A Decade in the Making: On Broadway
Genre: Drama, Comedy
Directed By: Aryo Danusiri, Dave McLaughlin
Written By: Aryo Danusiri, Dave McLaughlin
In Theaters: Mar 14, 2008 Wide
On DVD: Mar 9, 2010
Runtime: 1 hr. 42 min.
Director: Dave McLaughlin
Writer: Dave McLaughlin
Staring: Joey McIntyre, Jill Flint, Eliza Dushku, Mike O'Malley, Amy Poehler, and Will Arnett
On Broadway premiered at the Independent Film Festival of Boston in April 2007, and later was screened at the Galway Film Festival and the Newport Beach Film Festival.
One review of the film expressed disappointment with the director's inability to dig below the surface of the movie's story or the characters by never offering more than a superficial view of Boston area and the New Englanders who call it home. The reviewer felt that despite the abundance of Boston natives and local stage actors sprinkled throughout the production both on and off screen, most of the location shots, including Copley Square and the view from the Longfellow Bridge, seemed oddly generic. And with a linear structure that plods along to a disappointingly anticlimactic ending, "On Broadway" never soared offering only a superficial view of Boston and the people who call it home. Never the less, a number of the actors did turn in some impressive performances. Joey McIntyre who underplays the crusading Jack, manages to give him a charming sense of humility and sincerity that never felt forced. Eliza Dushku who portrays the over-eager actress with a weak spot for good-looking guy is also compelling. She shined in her scenes with Lucas Caleb Rooney, who portrayed Jack's goofy best friend, Neil.
One can say that the heart of "On Broadway" is in the right place. However, the story behind a film turns out actually to be more interesting than what's on the screen. Dave McLaughlin left school to write fiction when he was in his early 20's. Because he grew up in a house that didn't have a TV for years, the only movies he remembers seeing as a kid were "The Champ" and a free summertime series of silent films he went to with his parents in the courtyard of the Boston Museum of Fine Arts. However, his childhood was rich in stories via books, and stories from his Irish neighborhood. McLaughlin started writing "On Broadway" as a direct response to his frustration as a screenwriter in LA. His inspiration was from a time earlier in his career when he had actually directed a play of his called "God Willing" in the back room of a pub in Somerville, MA. At the time he and his wife were living in a sort of ramshackle three story house on a little street nearby called Broadway. He liked the humble environment and remembers how proud they felt regarding their contribution, integrity and value of their act of self-expression. No one was getting rich and nobody was getting famous. But everyone involved in the production felt alive while having fun. The original play, "God Willing," reflected McLaughlin's Irish heritage and celebrated his connection to family through rituals, especially the classic Irish wake. McLaughlin turned his original journey of writing and producing the play into the movie"On Broadway." The Broadway reference has multiply meanings: the street in Somerville, MA where he and his wife once lived early in his career, the fictional address of the pub where the play in the movie is staged, and the dream destination of every playwright.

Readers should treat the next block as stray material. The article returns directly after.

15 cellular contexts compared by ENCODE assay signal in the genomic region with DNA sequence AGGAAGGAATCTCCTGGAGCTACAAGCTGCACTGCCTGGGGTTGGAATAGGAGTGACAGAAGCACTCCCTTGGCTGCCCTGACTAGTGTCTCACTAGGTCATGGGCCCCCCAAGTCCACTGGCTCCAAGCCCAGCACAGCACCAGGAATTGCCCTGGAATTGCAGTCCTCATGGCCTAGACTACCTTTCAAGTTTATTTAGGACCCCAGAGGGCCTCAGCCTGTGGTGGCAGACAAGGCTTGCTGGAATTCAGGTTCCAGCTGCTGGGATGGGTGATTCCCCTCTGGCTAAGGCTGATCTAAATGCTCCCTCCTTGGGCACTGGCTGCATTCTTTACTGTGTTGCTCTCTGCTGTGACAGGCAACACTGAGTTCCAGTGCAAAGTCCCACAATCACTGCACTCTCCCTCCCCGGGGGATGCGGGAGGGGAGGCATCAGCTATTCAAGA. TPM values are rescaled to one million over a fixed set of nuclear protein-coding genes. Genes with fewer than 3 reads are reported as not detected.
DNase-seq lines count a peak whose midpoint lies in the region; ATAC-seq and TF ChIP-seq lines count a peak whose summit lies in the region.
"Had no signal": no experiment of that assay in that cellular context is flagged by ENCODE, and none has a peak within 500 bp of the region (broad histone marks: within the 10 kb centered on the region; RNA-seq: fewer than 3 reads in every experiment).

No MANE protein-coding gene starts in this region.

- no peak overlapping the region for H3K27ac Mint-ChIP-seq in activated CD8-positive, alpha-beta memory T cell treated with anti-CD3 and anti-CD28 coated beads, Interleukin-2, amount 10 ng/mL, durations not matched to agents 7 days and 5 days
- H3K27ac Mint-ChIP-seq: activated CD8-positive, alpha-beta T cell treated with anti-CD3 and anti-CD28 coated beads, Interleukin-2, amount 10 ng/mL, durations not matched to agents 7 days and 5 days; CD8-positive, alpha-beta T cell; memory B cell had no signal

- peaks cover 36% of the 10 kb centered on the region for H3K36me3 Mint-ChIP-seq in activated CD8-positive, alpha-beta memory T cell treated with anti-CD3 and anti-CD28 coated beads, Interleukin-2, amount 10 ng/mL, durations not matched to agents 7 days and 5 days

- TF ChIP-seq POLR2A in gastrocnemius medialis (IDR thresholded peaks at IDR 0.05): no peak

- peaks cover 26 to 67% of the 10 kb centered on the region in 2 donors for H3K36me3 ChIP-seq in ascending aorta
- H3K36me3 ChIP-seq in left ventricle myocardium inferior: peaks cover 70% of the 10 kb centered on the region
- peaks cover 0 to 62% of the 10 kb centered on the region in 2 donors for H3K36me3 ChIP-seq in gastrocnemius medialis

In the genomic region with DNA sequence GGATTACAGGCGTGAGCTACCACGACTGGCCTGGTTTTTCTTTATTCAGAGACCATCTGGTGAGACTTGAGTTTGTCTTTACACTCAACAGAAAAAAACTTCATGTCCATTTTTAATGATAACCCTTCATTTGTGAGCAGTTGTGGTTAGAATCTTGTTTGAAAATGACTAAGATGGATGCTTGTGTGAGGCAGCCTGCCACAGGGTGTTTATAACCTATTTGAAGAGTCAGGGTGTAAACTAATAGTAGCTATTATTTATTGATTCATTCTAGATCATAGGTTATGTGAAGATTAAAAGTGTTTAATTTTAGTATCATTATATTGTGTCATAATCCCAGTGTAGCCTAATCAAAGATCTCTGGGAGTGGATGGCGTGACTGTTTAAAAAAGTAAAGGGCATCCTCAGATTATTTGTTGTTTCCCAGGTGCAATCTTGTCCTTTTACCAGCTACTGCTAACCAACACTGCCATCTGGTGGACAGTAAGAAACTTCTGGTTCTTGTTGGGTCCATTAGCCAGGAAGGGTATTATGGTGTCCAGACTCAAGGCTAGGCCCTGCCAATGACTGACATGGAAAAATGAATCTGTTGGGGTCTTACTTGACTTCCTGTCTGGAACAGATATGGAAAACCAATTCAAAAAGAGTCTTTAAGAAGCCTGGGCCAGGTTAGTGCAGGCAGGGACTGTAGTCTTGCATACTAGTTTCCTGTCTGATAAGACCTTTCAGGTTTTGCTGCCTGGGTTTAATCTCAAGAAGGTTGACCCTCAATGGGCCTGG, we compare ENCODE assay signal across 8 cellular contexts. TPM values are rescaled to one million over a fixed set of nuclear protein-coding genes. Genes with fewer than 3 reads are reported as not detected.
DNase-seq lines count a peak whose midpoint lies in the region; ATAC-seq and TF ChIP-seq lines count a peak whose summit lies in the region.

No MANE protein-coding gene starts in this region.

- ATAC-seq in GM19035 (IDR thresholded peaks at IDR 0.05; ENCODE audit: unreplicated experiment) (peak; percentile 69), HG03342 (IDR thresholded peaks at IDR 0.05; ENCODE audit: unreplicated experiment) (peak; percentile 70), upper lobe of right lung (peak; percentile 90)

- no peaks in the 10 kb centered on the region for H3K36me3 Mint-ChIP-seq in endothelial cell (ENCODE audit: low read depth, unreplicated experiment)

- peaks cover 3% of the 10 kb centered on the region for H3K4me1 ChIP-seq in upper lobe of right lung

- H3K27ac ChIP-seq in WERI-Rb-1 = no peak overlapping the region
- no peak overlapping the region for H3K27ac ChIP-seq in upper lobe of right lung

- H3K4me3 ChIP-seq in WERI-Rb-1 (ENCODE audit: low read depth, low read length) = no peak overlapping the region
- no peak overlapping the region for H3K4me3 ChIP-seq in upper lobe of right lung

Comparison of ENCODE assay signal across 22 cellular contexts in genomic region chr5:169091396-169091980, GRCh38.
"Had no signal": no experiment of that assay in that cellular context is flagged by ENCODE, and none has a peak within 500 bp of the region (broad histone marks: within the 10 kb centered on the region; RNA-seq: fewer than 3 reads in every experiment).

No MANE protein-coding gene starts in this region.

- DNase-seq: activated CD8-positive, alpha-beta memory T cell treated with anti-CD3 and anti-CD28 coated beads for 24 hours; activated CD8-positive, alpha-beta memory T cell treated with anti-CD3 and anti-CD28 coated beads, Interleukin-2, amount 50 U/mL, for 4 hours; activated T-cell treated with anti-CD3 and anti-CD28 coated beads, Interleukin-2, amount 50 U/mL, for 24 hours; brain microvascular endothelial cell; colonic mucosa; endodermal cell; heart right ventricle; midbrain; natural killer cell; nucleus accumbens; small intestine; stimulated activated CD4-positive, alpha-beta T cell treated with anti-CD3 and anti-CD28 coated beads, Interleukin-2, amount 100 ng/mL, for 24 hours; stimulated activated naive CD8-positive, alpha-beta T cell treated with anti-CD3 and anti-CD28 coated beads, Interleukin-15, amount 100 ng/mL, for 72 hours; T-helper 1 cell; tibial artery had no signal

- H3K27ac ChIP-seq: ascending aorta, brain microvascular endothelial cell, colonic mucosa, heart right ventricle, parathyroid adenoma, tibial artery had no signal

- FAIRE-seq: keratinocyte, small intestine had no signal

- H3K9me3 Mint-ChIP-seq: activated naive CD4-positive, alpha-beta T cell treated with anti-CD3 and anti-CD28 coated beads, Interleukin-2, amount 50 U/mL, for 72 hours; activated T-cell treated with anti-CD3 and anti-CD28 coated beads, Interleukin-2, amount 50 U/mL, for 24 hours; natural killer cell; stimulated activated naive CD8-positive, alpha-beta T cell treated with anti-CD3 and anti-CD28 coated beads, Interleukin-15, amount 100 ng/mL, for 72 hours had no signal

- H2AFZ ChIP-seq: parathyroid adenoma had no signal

After McLaughlin finished his script, he and Lance Greene, the film's producer, started looking for investors in NYC in 1999. But it wasn't until late 2005, they finally found two great partners in Henry and Donna Bertolon, who became the film's executive producers. During the ups and downs of the close to ten years in trying to produce the film, Greene continued to believe in Dave's vision. Greene felt that Dave McLaughlin brought a tremendous amount of value to the production as the director and as the story writer.
On Broadway was shown at a number of film festivals, both in the Us and in Europe. Dave McLaughlin mentions incidents from two different festivals that gave him great satifcation in knowing that the film touched people in meaningful ways.
In Michigan, after a screening of On Broadway at the Waterfront Film Festival, a Jamaican man stopped McLaughlin on the street. The man started to talk about how the film reminded him of his relationship with his own father, and how cathartic it was for him. It's moments like this, said McLaughlin, that confirms the reason to make films. It also showed how universal the message is and that a film that is about the Boston Irish is not limited to people whose surnames begin with O' or Mc.
At another screening, this one in Ireland at the Galway Film Fleadh, an Irishman in the audience raised his hand after the screening and said, basically, "This is the best film I've ever seen about Irish culture. Can you tell me how it is that it was made by a bunch of yanks?"
On Broadway is available on Netflix.